In fact, each quarterback has unabashedly spoofed himself--Manning in popular MasterCard commercials in which he turns the tables on adulatory fans, and Brady in a surprisingly deft hosting stint on Saturday Night Live last April. In the show's last skit Brady gets grief from Manning (played by Seth Myers) and Donovan McNabb's mother, Wilma (played by Kenan Thompson), with the Manning character citing his superior statistics as proof that he should have gotten the hosting gig.
This year, as Brady's father, Tom Sr., points out, "The funny thing is, it's a role reversal. Tommy's got all the yards [2,020 after seven games, third in the NFL], and Peyton has his team at the top of the league."
When I met Manning, in 1999, midway through his breakout second season, he was like that guy in the recent TV ad who, in his first job out of college, answers his cellphone in the elevator and hears his derelict buddies howling, "Schmitty!" Though Manning was still turning his underwear inside out to avoid doing laundry, he had already begun to mature professionally. "I've put a lot of thought into being a leader," he said then, citing, among other things, his insistence on having his locker placed amid those of his offensive linemen.
After emerging from fourth-string obscurity to earn his first of two Super Bowl MVP trophies in February 2002, Brady struck me as a man almost tormented by his exponentially growing fame: It was a blast, to be sure, but every trip on Donald Trump's jet and every beefcake photo spread separated him from the team framework that was at the heart of the Patriots' success. "There's a lot of workmanship in Tommy's approach to being a leader," says his older sister Nancy, a Boston pharmaceutical rep who once moonlighted as Tom's personal assistant. "He consciously makes sure not to put himself above the team. The locker room really is where he's most comfortable--it's probably the one place in the world where he does feel like he's one of the guys, and he finds peace in that."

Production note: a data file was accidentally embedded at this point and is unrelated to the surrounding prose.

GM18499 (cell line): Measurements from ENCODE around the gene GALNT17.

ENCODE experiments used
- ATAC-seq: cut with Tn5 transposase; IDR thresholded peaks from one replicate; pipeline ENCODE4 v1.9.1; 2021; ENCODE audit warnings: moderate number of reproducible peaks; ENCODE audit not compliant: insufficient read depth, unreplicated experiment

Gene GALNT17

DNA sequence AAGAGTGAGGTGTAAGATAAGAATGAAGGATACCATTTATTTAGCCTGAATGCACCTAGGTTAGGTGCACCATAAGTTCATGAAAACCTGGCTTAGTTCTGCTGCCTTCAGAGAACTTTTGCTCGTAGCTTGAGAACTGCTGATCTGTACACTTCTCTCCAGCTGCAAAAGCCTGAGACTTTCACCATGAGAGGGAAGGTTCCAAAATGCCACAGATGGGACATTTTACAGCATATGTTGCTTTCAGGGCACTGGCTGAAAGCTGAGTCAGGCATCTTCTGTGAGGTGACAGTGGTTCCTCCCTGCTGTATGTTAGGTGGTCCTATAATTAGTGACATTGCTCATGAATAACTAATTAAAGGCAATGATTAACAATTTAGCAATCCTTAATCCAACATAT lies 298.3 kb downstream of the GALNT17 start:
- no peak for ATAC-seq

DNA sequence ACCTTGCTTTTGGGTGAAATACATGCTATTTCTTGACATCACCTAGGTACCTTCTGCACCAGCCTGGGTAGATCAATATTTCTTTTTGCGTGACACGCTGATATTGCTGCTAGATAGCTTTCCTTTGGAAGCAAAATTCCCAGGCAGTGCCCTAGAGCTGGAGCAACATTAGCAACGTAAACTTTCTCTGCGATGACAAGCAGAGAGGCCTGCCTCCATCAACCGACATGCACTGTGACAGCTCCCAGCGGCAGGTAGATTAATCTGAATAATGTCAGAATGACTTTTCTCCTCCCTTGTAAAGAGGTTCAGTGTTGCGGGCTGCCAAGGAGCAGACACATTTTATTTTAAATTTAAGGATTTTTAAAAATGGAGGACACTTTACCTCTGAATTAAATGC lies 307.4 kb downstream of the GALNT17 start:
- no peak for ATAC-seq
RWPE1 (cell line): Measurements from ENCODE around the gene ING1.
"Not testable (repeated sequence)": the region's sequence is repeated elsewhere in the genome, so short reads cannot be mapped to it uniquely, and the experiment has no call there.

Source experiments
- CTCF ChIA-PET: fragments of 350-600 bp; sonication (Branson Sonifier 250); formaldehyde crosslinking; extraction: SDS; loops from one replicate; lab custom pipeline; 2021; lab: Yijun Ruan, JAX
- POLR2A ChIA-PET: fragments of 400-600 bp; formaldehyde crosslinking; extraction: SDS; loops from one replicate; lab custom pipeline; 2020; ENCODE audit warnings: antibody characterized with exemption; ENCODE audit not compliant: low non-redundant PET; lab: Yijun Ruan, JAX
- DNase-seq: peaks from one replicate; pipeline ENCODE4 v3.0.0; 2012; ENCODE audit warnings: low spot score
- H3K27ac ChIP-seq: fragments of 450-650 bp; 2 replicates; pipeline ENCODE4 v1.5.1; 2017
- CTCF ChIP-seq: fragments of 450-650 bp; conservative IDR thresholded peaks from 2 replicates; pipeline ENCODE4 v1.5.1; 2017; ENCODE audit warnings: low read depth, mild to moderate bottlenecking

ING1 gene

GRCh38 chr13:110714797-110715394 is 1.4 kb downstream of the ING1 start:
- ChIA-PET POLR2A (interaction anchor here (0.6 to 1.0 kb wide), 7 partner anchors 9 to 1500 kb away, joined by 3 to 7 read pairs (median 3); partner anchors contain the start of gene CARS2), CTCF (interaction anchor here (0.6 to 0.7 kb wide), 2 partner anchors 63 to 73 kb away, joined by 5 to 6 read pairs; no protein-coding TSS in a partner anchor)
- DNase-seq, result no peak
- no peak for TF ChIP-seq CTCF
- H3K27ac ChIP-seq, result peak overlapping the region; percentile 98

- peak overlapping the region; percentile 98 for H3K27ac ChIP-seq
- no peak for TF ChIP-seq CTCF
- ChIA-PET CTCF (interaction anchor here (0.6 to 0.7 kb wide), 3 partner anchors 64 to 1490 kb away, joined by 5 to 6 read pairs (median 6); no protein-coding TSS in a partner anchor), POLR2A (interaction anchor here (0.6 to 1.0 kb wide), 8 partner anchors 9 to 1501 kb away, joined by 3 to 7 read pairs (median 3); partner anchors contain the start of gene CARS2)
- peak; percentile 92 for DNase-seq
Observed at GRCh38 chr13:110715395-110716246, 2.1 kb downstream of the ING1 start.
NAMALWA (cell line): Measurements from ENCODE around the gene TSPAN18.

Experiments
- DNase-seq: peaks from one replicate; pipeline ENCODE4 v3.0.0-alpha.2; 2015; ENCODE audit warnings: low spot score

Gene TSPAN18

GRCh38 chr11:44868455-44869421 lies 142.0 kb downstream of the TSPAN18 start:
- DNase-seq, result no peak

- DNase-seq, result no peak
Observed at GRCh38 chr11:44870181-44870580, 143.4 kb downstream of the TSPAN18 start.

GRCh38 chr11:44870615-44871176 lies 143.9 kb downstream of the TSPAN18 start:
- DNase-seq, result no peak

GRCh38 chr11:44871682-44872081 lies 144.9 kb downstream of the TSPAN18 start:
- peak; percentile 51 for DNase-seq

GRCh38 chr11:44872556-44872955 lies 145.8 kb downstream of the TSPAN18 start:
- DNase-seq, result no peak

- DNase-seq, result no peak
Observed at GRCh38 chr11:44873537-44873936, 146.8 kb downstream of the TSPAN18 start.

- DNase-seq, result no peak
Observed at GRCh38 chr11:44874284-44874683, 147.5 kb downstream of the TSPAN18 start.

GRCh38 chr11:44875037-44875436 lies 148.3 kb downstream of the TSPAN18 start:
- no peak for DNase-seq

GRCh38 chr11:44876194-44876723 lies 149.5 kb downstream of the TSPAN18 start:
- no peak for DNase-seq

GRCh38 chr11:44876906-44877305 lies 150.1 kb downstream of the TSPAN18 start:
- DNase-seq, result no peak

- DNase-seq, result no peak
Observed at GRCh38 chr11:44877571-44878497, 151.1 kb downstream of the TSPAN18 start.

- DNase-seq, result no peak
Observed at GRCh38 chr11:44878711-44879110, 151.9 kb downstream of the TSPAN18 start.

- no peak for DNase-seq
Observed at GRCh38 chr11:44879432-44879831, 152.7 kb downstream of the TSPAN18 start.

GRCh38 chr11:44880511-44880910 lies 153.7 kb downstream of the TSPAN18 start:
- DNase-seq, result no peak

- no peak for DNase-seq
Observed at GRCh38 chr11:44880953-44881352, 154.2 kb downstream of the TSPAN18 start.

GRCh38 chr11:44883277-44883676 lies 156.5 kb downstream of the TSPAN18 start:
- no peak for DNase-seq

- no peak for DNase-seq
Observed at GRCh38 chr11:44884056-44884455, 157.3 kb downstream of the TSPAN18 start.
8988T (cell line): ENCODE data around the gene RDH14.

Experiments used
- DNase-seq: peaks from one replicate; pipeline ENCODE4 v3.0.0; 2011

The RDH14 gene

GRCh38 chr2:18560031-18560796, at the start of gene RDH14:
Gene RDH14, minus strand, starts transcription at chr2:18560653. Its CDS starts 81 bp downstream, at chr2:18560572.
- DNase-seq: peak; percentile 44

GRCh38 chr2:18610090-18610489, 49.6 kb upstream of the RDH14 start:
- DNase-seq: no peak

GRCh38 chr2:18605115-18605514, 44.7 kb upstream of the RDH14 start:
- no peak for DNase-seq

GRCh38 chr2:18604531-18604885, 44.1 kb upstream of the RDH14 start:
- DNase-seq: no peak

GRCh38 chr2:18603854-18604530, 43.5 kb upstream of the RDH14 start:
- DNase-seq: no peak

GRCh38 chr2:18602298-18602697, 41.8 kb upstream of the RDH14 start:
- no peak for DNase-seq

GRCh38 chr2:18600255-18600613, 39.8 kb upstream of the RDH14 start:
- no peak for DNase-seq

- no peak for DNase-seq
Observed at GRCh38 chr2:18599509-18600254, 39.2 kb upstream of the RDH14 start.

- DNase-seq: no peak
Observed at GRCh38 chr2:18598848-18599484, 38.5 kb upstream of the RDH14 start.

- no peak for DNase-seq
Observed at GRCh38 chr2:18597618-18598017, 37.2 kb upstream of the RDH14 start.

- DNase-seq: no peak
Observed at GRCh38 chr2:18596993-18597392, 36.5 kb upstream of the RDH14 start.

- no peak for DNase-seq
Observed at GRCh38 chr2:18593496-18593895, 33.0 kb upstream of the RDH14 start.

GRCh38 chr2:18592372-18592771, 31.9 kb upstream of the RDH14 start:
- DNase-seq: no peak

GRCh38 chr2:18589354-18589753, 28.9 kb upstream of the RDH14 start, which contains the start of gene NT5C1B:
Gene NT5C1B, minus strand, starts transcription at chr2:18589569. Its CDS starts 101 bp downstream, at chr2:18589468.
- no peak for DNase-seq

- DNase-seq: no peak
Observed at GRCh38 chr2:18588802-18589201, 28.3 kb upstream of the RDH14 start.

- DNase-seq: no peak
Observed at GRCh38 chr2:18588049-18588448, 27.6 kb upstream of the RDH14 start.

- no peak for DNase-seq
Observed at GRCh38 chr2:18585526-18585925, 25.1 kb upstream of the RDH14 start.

Brady also put his money where his heart is: Last spring, a year after Manning had signed a seven-year, $98 million deal with Indianapolis (including a $34.5 million signing bonus), Brady agreed to a comparatively discounted six-year, $60 million extension (including a $14.5 million bonus) with New England. "What he wants more than anything is to win about eight Super Bowls," Tom Sr. says of his son, "and you can't be winning eight Super Bowls if you're taking 70 percent of the money."
Pay stubs, passer ratings, parades in February--they're all fair game when dissecting the most dynamic duel the NFL has to offer. Choosing one quarterback above the other isn't necessarily the point, so uniquely situated is each player for his particular skills. "I'll give you Magic Johnson and Michael Jordan," says Jacksonville Jaguars linebacker Mike Peterson, who played with Manning in Indy. "Take which one you want." Adds Steelers defensive coordinator Dick LeBeau, "They're two of the very best quarterbacks ever."
"Everybody will probably always compare Tommy to Peyton," Nancy Brady says. "That's the nature of sports; it's where great debates are made." Last month, while attending a Boston Celtics-- New Jersey Nets exhibition game at the Mohegan Sun Arena in Uncasville, Conn., Nancy looked across the aisle and noticed a pair of middle-aged women sitting together. One wore a Brady jersey, the other a Manning replica. "I thought it was adorable," she says.
Come Monday there won't be warm and fuzzy feelings coming from the Gillette Stadium sidelines. Bonded by circumstance and mutual appreciation as they might be, Manning and Brady know that in the games that matter, there can be no ties.